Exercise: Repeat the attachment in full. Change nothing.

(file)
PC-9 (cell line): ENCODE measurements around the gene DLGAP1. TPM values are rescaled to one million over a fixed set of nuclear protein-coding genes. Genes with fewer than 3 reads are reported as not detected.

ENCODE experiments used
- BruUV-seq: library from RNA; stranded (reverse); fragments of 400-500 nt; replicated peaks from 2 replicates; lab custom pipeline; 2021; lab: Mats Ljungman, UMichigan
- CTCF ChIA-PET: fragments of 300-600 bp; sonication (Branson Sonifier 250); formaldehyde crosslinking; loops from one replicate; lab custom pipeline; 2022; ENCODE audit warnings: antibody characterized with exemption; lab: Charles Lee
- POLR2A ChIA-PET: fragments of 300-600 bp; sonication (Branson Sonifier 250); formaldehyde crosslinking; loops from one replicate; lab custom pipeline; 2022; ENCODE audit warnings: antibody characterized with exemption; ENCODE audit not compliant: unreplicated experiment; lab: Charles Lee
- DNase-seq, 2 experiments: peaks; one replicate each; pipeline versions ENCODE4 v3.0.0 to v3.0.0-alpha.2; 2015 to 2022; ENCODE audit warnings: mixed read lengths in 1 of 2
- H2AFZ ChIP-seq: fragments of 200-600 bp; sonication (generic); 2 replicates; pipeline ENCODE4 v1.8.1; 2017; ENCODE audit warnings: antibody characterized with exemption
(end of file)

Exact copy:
PC-9 (cell line): ENCODE measurements around the gene DLGAP1. TPM values are rescaled to one million over a fixed set of nuclear protein-coding genes. Genes with fewer than 3 reads are reported as not detected.

ENCODE experiments used
- BruUV-seq: library from RNA; stranded (reverse); fragments of 400-500 nt; replicated peaks from 2 replicates; lab custom pipeline; 2021; lab: Mats Ljungman, UMichigan
- CTCF ChIA-PET: fragments of 300-600 bp; sonication (Branson Sonifier 250); formaldehyde crosslinking; loops from one replicate; lab custom pipeline; 2022; ENCODE audit warnings: antibody characterized with exemption; lab: Charles Lee
- POLR2A ChIA-PET: fragments of 300-600 bp; sonication (Branson Sonifier 250); formaldehyde crosslinking; loops from one replicate; lab custom pipeline; 2022; ENCODE audit warnings: antibody characterized with exemption; ENCODE audit not compliant: unreplicated experiment; lab: Charles Lee
- DNase-seq, 2 experiments: peaks; one replicate each; pipeline versions ENCODE4 v3.0.0 to v3.0.0-alpha.2; 2015 to 2022; ENCODE audit warnings: mixed read lengths in 1 of 2
- H2AFZ ChIP-seq: fragments of 200-600 bp; sonication (generic); 2 replicates; pipeline ENCODE4 v1.8.1; 2017; ENCODE audit warnings: antibody characterized with exemption